Behaviorism is a theory of animal and human learning that only focuses on objectively observable behaviors and discounts mental activities. Behavior theorists define learning as nothing more than the acquisition of new behavior.
Experiments by behaviorists identify conditioning as a universal learning process. There are two different types of conditioning, each yielding a different behavioral pattern:
Classic conditioning occurs when a natural reflex responds to a stimulus. The most popular example is Pavlov’s observation that dogs salivate when they eat or even see food. Essentially, animals and people are biologically “wired” so that a certain stimulus will produce a specific response. Behavioral or operant conditioning occurs when a response to a stimulus is reinforced. Basically, operant conditioning is a simple feedback system: If a reward or reinforcement follows the response to a stimulus, then the response becomes more probable in the future. For example, leading behaviorist B.F. Skinner used reinforcement techniques to teach pigeons to dance and bowl a ball in a mini-alley. There have been many criticisms of behaviorism, including the following:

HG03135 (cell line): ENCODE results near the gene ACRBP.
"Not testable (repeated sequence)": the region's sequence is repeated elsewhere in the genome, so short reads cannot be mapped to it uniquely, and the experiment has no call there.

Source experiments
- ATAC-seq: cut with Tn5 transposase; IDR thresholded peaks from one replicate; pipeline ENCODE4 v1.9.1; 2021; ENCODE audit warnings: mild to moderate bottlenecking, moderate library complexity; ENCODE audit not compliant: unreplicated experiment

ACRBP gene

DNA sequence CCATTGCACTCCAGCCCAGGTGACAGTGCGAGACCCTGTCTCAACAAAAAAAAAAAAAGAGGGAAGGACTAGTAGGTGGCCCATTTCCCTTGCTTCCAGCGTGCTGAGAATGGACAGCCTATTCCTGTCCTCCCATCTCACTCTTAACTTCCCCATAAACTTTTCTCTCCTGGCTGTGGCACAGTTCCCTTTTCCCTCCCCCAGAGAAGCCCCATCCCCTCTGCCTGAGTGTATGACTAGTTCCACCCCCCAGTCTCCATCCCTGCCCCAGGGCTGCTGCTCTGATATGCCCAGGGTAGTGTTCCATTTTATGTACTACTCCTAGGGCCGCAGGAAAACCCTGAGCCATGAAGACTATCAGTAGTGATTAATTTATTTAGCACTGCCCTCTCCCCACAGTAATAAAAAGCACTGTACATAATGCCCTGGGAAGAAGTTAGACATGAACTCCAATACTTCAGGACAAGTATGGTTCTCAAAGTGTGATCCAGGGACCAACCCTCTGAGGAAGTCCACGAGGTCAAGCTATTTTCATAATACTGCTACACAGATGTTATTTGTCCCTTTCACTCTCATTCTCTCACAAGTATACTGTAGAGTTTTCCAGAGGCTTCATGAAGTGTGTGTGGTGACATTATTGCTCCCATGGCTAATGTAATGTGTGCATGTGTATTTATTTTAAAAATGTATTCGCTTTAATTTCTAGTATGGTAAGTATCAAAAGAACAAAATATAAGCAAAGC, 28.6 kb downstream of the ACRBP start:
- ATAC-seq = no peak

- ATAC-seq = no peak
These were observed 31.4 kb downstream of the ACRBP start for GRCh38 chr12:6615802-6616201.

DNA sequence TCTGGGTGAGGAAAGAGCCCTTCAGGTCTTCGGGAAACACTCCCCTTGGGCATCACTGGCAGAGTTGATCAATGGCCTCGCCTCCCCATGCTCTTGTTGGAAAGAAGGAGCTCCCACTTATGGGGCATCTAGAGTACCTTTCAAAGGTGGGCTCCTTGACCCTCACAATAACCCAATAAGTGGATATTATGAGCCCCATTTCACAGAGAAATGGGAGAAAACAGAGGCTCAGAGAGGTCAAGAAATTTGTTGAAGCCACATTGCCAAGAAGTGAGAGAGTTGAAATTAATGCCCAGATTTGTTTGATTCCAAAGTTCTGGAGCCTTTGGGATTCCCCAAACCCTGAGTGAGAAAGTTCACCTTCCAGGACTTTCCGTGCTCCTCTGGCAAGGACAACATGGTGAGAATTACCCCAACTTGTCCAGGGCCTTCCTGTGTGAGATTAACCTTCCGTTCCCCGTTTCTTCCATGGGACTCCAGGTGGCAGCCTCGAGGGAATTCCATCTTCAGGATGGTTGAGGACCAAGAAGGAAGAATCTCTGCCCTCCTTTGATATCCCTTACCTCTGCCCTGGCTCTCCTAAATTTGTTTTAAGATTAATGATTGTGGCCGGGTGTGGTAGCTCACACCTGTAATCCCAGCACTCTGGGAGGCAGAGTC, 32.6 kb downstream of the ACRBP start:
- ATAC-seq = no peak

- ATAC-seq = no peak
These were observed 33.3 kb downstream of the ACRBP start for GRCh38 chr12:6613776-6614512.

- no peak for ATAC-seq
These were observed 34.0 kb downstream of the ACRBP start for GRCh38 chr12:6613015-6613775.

Behaviorism does not account for all kinds of learning, since it disregards the activities of the mind. Behaviorism does not explain some learning–such as the recognition of new language patterns by young children–for which there is no reinforcement mechanism. Research has shown that animals adapt their reinforced patterns to new information. For instance, a rat can shift its behavior to respond to changes in the layout of a maze it had previously mastered through reinforcements. How Behaviorism Impacts Learning
This theory is relatively simple to understand because it relies only on observable behavior and describes several universal laws of behavior. Its positive and negative reinforcement techniques can be very effective–both in animals, and in treatments...